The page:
Is It Safe to Use Chlorpheniramine in Pregnancy?

Chlorpheniramine is an antihistamine that is frequently taken to treat allergies and the common cold. It is typically considered safe for use during pregnancy, because it is not known to cause birth defects in humans. It is in Pregnancy Category B, according to the U.S. Food and Drug Administration (FDA), which means no humans have been harmed in studies involving this medication. It can, however, lead to eye problems in premature babies when taken during the last two weeks of pregnancy. For this reason, chlorpheniramine in pregnancy is not usually recommended in the third trimester unless there are no alternatives.

Pregnancy Category B is the second safest group in the FDA's sorting system. It often means a drug has been tested on humans and no harmful effects on the fetus were discovered, though animal studies may have shown some medical issues. It also could mean that, while a drug has not yet been properly tested on humans, animal studies have shown no harmful effects. When it comes to chlorpheniramine, its status as a Category B drug means related studies yielded no birth defects in humans, which is why it is frequently suggested as a safe drug to take, even during the often precarious first trimester, which is when birth defects are often formed.

At the same time, some studies show that taking chlorpheniramine in pregnancy is not advisable in women at-risk for having a premature baby. This is because taking this medication during the last two weeks can increase the odds of a premature baby being born with retinopathy of prematurity. This is an eye problem sometimes found in premature babies; it may lead to blindness when not treated immediately, because the retina can detach. The problem can usually be avoided if women tell their doctors that they have taken chlorpheniramine in pregnancy, because early treatment can prevent long-term damage.

In general, chlorpheniramine is one of the most commonly recommended medications to take when treating allergies and the common cold during pregnancy. The drug's listing as a Pregnancy Category B drug, as opposed to the safer Category A, means pregnant women should take this medication only when necessary. For example, if their runny nose, watery eyes or other symptoms prevent them from sleeping or being able to relax, most women are advised to take chlorpheniramine in pregnancy, because anxiety and lack of sleep tend to be more harmful to the pregnancy than this drug is.

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Discuss this Article

anon237638
Post 5

Why be anxious and lack sleep? Just take only when needed.

Kat919
Post 4

I occasionally took chlorpheniramine and even pseudophredrine during pregnancy. (Sudafed is category C, not B, but my doc said that pregnant women had been taking it for years. In fact, my sister even had a home-birth midwife who recommended she take it when she had a cold!)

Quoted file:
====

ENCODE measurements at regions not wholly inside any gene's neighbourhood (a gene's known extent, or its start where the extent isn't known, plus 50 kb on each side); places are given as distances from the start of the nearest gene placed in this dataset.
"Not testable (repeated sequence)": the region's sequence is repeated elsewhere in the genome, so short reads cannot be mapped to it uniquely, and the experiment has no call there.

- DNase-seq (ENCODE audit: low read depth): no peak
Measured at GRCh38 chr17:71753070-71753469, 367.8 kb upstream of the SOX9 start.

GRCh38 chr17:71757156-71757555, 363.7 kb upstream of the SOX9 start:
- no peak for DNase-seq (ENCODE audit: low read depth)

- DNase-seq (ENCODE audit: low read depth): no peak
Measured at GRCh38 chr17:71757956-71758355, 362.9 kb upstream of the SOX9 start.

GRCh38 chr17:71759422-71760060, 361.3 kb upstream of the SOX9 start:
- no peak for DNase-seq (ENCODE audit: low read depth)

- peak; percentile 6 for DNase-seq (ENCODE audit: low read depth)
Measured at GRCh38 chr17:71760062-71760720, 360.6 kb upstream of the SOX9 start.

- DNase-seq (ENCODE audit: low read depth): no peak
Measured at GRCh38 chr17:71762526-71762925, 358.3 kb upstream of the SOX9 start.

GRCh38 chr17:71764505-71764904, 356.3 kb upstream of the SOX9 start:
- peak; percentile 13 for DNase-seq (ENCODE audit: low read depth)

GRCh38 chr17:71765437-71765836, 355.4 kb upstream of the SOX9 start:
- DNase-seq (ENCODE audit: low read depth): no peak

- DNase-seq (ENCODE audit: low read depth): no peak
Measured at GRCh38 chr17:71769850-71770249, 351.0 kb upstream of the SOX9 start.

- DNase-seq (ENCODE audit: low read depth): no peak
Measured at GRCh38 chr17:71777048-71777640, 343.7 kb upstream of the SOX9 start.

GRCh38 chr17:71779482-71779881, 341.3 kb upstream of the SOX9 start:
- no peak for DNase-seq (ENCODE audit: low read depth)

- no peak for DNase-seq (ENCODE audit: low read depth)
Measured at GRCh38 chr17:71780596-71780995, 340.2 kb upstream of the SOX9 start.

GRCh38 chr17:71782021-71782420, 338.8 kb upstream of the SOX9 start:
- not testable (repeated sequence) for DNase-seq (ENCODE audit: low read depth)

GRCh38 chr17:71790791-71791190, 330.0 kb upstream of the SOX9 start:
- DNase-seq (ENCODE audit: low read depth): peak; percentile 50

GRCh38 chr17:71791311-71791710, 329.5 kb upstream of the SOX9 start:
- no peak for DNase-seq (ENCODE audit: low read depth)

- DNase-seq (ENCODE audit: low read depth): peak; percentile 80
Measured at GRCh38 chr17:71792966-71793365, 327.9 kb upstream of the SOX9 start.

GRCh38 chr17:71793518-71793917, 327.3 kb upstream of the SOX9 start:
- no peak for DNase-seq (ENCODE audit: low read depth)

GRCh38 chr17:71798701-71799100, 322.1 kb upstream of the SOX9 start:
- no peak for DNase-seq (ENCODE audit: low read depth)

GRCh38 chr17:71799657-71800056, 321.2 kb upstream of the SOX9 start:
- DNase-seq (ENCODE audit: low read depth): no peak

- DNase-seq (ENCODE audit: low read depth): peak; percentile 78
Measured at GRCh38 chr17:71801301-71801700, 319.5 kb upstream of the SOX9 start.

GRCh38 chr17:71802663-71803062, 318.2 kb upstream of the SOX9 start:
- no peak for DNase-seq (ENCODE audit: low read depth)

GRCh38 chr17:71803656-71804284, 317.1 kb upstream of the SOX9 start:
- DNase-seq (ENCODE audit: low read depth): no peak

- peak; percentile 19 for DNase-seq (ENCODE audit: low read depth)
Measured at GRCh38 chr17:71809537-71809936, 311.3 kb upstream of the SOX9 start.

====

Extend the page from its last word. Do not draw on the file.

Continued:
Before I got pregnant, I took a nasal-spray steroid, but I quit that when I became pregnant because it was daily, and I wanted to take something just when it was essential.

I got a lot of relief from nasal rinsing, though. That's something all people with allergies should try, but especially pregnant women, to reduce their dependency on medication. It sounds kind of painful, running salt water through your nose, but it's really not at all.

aLFredo
Post 3

@tolleranza - I think that is an interesting question, but something else to think about is the range of allergies to consider. I know I can sleep pretty well if I have a cold that does not include a cough or if I have an allergy flare up that does not consist of itchy watery eyes (that just drives me crazy).

So maybe it might be pertinent to include the dosage of the chlorpheniramine to see if they changed the dosage to lesser instead of going cold turkey and trying to see how bad their allergies became.

tolleranza
Post 2

@bluespirit - I know the feeling, but you are right, staying less anxious is great (just usually easier said than done)!

I had been curious about chlortrimeton and pregnancy (chlortrimeton is the name brand of chlorpheniramine) and just as you mentioned, I had read an article that was sponsored by the The American College of Allergy, Asthma and Immunology (ACAAI) that really had put my fears to rest, but my paranoia told me to check out a few more sites and articles.

So in both articles (this one and the one sponsored by the ACAAI) have really put me at ease as far as using chlorpheniramine during pregnancy.

Has anyone tried going without the medication to see if their allergies had changed or to see if they could live without their chlor trimeton and not be anxious or lose sleep?

bluespirit
Post 1

I am fearful of just about everything in pregnancy and I am not even pregnant (just my husband and I are planning to be in the near future). The worst part is - I know better. I read and I read, so I know not *everything* can cause any sort of defect, but what I always think when I read these kind of articles is - should i risk it, even though the proven risk is tiny?

But in this article I appreciated that the author pointed out that pregnancy and allergies and whether to take medicine or not can be also be thought of in the context of the mother possibly having anxiety and lack of sleep could be more harmful to the pregnancy than this drug is! I had never thought of it that way (and it also went to show me how it important it is to stay relaxed and less anxious).

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